• Reflect on the misery of what it would mean to be back on the cycle of addiction
  • Accept the experience of your slip and or accident, by staying with the feelings arising in the moment.
  • Be aware of self pity, blame and distractions, as they may well just induce another slip and or relapse
  • Be aware of isolating, lack of sleep, hygiene. Ask for Help
  • Go to a meeting
  • Remember your thoughts are not facts
  • Know that everything is impermanent
  • Reality is perfumed with compassion

For a free sample of the first chapter, book study and 21 meditations of “Eight Step Recovery – Using The Buddha’s Teachings To Overcome Addiction,” please email: eightstepsrecovery@gmail.com

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Step five: Transforming our speech, actions and livelihood

Eight Step Recovery

Anyone who has worked a set of steps either in the 12 step tradition or the 8 step model, will know how long it can take to complete a set of steps. There are places where people get stuck, or just drop out.

This fifth step transforming our speech, actions and livelihood, is one of those steps that can feel overwhelming. ‘What! I have to transform my livelihood? How will I earn my living?’

The reality is if we want change in our lives we do have to begin a moral inventory and reflect on our behaviours. We put speech first, because most people can relate to the fact that their communication could be improved upon or even transformed.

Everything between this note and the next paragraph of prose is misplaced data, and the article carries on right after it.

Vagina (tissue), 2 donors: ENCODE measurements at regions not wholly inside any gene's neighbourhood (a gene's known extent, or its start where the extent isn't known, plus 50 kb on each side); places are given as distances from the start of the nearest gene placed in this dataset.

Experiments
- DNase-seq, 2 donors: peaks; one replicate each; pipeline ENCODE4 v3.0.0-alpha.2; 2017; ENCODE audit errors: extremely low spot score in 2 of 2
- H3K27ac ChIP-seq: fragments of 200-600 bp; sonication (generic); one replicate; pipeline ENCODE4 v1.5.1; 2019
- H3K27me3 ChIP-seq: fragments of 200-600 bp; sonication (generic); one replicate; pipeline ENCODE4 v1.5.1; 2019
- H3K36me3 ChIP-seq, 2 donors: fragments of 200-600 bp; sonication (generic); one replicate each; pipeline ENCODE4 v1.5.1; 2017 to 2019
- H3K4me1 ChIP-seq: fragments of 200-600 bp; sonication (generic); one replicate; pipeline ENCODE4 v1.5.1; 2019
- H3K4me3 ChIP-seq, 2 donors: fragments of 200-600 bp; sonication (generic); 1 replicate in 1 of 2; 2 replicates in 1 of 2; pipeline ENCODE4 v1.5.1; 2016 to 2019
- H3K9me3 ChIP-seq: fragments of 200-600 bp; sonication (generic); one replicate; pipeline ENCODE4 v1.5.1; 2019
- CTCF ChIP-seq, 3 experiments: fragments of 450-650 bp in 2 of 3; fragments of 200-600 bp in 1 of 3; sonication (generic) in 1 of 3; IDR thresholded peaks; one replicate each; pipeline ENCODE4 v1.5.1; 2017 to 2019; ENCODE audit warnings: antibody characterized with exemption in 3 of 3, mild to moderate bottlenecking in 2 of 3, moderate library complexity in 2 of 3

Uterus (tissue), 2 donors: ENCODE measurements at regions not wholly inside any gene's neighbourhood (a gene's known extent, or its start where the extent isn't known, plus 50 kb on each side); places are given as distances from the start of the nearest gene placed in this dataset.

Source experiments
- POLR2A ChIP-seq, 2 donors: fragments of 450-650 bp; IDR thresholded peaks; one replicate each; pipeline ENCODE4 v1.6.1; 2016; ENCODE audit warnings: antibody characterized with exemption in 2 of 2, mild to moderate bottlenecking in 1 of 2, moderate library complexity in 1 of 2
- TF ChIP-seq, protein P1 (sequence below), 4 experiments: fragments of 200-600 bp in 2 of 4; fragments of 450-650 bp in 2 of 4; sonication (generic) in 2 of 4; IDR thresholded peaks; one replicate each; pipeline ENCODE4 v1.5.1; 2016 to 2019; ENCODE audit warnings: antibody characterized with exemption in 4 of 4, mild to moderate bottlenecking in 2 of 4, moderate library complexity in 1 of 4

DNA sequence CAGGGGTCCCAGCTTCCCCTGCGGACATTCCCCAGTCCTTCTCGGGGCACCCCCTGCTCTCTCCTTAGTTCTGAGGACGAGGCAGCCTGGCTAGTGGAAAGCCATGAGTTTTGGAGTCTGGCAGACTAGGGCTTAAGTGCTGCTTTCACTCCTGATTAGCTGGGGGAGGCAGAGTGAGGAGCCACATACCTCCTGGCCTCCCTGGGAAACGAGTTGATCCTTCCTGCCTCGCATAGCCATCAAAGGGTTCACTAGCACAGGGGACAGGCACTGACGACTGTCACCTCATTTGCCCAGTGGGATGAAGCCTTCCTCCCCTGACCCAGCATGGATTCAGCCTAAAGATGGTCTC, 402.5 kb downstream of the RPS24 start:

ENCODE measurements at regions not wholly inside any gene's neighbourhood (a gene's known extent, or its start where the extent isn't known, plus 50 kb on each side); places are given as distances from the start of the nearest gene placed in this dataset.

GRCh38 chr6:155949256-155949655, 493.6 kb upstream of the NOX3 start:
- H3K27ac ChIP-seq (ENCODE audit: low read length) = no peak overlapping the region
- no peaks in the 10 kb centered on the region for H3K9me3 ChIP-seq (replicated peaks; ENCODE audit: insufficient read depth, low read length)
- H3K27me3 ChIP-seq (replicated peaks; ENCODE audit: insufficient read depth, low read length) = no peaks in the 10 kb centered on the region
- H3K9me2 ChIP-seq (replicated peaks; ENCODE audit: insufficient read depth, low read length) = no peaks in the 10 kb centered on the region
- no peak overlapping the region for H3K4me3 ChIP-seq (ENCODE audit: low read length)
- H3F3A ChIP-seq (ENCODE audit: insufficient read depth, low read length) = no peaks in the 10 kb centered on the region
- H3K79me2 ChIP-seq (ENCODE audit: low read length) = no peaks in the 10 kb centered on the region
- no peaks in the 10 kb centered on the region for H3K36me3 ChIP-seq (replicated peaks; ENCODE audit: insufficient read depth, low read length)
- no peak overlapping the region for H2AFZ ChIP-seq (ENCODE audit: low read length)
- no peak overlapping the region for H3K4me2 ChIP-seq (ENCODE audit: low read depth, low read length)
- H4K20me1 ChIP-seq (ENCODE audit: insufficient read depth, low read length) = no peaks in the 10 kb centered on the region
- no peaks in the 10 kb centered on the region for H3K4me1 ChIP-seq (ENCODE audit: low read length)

The Eight Steps

However if we focused on transforming our actions, transformation of our speech and livelihood would follow us like a shadow. It has been said that: ‘The only thing we own are our actions.’ Hence our actions create our karma, because our actions will always have a consequence. The Buddha’s teaching on karma has been explained by Dhivan Thomas Jones and Sagaraghosa in their book This Being, That Becomes:  ‘Actions lead to habits lead to character leads to destiny.’

Picking up a drink after a hard day at work can lead to us doing this every day, until it has become a habit without us even being aware of it. This habit can impair our judgements, and we create a drunken character. And for many people that drunken character has created some miserable destinies.

The Buddhist teachings are quite clear about this ‘If with an impure mind a person speaks or acts suffering follows him/her like the wheel that follows the foot of the ox. If with a pure mind a person speaks or acts happiness follows him/her like the wheel that follows the foot of the ox.’

We offer exercises and reflections in this step to help guide you through a possible radical change. It could be as simple as taking up the five training principles to help train the mind. When we begin to live a more ethical life, there can be hope. A strong practise of ethics can give rise to much joy and happiness. A strong practise of loving kindness can lead to a softening of the heart and much joy. Transform yourself and you will transform everything around you.

[Eight Step Recovery, pages 117-142.]

For a free sample chapter of Eight Step Recovery – Using The Buddha’s Teachings To Overcome Addiction please email: eightstepsrecovery@gmail.com